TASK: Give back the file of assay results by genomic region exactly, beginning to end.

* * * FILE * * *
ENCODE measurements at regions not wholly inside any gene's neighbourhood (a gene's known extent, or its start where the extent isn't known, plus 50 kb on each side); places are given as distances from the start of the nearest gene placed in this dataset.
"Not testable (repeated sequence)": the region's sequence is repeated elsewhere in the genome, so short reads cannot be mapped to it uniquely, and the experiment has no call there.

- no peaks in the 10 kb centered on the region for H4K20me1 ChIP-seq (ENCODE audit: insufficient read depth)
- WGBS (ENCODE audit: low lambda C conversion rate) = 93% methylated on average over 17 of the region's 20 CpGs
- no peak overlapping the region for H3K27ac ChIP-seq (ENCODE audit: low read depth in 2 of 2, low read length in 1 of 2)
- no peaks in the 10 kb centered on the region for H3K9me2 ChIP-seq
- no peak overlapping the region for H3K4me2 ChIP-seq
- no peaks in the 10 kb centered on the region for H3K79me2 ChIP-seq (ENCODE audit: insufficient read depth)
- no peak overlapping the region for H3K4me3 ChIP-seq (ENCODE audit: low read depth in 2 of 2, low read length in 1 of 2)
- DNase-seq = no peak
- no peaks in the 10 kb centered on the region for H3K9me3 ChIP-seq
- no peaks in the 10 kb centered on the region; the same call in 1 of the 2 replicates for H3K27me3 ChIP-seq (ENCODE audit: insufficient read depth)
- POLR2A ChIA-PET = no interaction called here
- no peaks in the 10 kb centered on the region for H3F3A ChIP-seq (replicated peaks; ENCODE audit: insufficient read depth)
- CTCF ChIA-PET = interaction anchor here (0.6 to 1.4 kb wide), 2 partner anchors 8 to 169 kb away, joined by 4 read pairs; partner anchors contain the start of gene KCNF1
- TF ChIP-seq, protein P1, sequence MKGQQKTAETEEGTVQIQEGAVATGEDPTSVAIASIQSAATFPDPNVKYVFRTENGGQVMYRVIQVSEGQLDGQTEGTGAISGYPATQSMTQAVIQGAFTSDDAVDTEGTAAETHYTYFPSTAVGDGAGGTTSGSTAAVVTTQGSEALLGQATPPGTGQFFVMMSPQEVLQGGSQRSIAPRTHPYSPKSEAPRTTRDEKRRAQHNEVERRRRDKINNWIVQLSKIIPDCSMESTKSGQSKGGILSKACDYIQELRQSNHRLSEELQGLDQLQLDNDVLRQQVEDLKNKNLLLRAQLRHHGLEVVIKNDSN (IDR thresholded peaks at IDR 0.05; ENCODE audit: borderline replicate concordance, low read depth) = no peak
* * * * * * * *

ENCODE measurements at regions not wholly inside any gene's neighbourhood (a gene's known extent, or its start where the extent isn't known, plus 50 kb on each side); places are given as distances from the start of the nearest gene placed in this dataset.
"Not testable (repeated sequence)": the region's sequence is repeated elsewhere in the genome, so short reads cannot be mapped to it uniquely, and the experiment has no call there.

- no peaks in the 10 kb centered on the region for H4K20me1 ChIP-seq (ENCODE audit: insufficient read depth)
- WGBS (ENCODE audit: low lambda C conversion rate) = 93% methylated on average over 17 of the region's 20 CpGs
- no peak overlapping the region for H3K27ac ChIP-seq (ENCODE audit: low read depth in 2 of 2, low read length in 1 of 2)
- no peaks in the 10 kb centered on the region for H3K9me2 ChIP-seq
- no peak overlapping the region for H3K4me2 ChIP-seq
- no peaks in the 10 kb centered on the region for H3K79me2 ChIP-seq (ENCODE audit: insufficient read depth)
- no peak overlapping the region for H3K4me3 ChIP-seq (ENCODE audit: low read depth in 2 of 2, low read length in 1 of 2)
- DNase-seq = no peak
- no peaks in the 10 kb centered on the region for H3K9me3 ChIP-seq
- no peaks in the 10 kb centered on the region; the same call in 1 of the 2 replicates for H3K27me3 ChIP-seq (ENCODE audit: insufficient read depth)
- POLR2A ChIA-PET = no interaction called here
- no peaks in the 10 kb centered on the region for H3F3A ChIP-seq (replicated peaks; ENCODE audit: insufficient read depth)
- CTCF ChIA-PET = interaction anchor here (0.6 to 1.4 kb wide), 2 partner anchors 8 to 169 kb away, joined by 4 read pairs; partner anchors contain the start of gene KCNF1
- TF ChIP-seq, protein P1, sequence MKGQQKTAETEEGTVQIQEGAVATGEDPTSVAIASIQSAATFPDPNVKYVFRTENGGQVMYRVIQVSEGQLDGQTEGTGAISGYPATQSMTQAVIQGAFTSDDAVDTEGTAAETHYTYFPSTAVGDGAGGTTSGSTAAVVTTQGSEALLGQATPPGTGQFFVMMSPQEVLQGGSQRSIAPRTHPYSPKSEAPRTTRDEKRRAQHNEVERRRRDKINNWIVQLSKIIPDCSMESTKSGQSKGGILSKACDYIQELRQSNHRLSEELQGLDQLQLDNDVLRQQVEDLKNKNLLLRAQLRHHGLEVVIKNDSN (IDR thresholded peaks at IDR 0.05; ENCODE audit: borderline replicate concordance, low read depth) = no peak